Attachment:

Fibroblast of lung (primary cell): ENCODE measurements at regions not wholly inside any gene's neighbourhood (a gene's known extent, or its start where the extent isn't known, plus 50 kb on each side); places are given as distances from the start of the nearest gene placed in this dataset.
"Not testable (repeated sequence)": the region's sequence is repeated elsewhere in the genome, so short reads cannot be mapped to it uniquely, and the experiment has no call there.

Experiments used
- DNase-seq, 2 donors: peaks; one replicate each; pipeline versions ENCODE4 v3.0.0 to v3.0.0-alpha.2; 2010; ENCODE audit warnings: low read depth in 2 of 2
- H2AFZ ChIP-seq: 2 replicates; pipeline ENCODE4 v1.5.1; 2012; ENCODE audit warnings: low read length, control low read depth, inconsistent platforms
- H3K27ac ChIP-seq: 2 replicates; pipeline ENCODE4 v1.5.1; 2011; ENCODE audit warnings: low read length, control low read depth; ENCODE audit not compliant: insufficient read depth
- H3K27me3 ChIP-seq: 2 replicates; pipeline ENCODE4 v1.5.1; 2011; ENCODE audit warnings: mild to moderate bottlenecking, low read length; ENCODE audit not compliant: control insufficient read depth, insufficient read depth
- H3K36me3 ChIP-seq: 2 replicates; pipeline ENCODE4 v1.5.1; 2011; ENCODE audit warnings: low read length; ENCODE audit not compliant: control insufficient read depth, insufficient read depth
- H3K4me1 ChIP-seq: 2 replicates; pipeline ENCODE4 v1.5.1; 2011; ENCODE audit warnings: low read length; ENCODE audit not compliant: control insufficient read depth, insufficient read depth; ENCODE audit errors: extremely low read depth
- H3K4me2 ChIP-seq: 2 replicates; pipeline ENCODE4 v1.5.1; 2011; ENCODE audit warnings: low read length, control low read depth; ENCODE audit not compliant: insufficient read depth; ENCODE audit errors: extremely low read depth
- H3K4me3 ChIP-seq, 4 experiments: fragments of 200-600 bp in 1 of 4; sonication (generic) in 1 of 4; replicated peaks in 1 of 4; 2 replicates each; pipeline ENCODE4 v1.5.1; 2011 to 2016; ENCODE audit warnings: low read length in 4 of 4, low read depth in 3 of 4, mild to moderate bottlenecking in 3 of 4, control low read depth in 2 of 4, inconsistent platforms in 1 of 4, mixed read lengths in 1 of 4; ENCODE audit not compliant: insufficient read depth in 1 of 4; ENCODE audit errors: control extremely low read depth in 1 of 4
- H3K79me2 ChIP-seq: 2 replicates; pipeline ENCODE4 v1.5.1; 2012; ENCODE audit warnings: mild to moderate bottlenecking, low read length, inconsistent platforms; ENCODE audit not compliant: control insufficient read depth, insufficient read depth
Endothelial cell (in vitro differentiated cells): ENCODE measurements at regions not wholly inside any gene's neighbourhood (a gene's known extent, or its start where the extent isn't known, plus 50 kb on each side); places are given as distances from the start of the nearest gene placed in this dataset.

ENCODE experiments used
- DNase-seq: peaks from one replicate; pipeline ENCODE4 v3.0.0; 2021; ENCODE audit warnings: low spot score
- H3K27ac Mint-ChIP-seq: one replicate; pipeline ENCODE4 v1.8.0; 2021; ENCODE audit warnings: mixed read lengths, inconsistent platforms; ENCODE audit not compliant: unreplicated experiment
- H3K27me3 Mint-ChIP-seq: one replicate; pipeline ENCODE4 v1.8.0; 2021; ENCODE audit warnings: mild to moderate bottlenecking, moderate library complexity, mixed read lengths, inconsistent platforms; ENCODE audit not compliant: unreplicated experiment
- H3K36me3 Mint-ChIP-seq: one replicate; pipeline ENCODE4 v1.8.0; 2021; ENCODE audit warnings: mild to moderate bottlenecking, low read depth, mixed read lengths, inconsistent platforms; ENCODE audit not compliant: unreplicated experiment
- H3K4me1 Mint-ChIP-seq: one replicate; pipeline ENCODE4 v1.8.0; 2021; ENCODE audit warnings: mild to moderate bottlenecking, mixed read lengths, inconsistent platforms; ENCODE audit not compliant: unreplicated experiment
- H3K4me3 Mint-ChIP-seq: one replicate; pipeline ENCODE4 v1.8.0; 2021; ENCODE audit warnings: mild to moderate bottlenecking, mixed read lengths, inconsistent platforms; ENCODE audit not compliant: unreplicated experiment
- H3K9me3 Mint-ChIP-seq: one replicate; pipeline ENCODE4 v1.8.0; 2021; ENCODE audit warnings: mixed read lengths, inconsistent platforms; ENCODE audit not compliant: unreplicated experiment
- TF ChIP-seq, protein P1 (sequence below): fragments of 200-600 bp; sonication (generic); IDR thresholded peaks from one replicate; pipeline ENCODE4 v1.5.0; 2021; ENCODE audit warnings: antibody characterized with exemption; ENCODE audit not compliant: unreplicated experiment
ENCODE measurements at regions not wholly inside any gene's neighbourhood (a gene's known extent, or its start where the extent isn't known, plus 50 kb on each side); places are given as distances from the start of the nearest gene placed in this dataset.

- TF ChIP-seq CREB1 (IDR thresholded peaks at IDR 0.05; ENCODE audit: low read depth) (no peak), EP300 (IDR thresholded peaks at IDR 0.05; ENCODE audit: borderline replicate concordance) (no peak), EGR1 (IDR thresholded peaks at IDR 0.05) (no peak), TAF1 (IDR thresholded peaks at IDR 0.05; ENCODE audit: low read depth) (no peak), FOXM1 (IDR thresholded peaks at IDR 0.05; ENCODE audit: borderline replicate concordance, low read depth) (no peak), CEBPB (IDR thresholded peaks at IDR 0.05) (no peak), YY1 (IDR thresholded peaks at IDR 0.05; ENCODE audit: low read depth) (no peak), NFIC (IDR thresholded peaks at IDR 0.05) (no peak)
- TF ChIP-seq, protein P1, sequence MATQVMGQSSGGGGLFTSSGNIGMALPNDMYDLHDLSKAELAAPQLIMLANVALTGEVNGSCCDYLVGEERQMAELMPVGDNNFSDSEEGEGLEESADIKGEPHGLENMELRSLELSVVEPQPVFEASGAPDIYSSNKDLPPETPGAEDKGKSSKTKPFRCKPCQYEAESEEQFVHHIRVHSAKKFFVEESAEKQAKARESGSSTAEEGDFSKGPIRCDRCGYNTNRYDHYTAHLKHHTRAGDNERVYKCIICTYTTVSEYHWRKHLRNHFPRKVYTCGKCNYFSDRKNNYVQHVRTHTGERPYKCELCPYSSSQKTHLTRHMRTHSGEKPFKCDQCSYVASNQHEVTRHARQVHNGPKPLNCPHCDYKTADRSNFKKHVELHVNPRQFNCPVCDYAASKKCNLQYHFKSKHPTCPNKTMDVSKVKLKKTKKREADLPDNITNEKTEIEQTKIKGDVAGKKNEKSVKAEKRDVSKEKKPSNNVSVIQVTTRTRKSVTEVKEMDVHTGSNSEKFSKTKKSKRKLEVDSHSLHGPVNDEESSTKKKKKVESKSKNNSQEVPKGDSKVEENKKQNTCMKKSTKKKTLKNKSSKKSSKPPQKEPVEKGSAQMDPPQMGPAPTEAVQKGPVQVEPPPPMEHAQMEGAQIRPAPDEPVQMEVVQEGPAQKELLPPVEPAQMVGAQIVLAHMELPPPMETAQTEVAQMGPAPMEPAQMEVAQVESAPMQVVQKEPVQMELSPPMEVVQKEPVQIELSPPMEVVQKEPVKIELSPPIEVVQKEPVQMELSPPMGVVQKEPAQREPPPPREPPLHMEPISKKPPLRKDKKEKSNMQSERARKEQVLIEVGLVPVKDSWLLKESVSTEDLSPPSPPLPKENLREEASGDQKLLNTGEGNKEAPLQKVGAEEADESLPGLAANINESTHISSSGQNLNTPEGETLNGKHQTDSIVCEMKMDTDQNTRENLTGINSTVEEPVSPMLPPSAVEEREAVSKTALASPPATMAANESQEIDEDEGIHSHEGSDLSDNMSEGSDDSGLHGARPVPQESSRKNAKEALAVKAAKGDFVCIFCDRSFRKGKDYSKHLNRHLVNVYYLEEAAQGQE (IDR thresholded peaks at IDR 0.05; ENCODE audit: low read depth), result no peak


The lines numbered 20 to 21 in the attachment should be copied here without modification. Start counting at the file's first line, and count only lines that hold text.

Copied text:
- H3K4me3 Mint-ChIP-seq: one replicate; pipeline ENCODE4 v1.8.0; 2021; ENCODE audit warnings: mild to moderate bottlenecking, mixed read lengths, inconsistent platforms; ENCODE audit not compliant: unreplicated experiment
- H3K9me3 Mint-ChIP-seq: one replicate; pipeline ENCODE4 v1.8.0; 2021; ENCODE audit warnings: mixed read lengths, inconsistent platforms; ENCODE audit not compliant: unreplicated experiment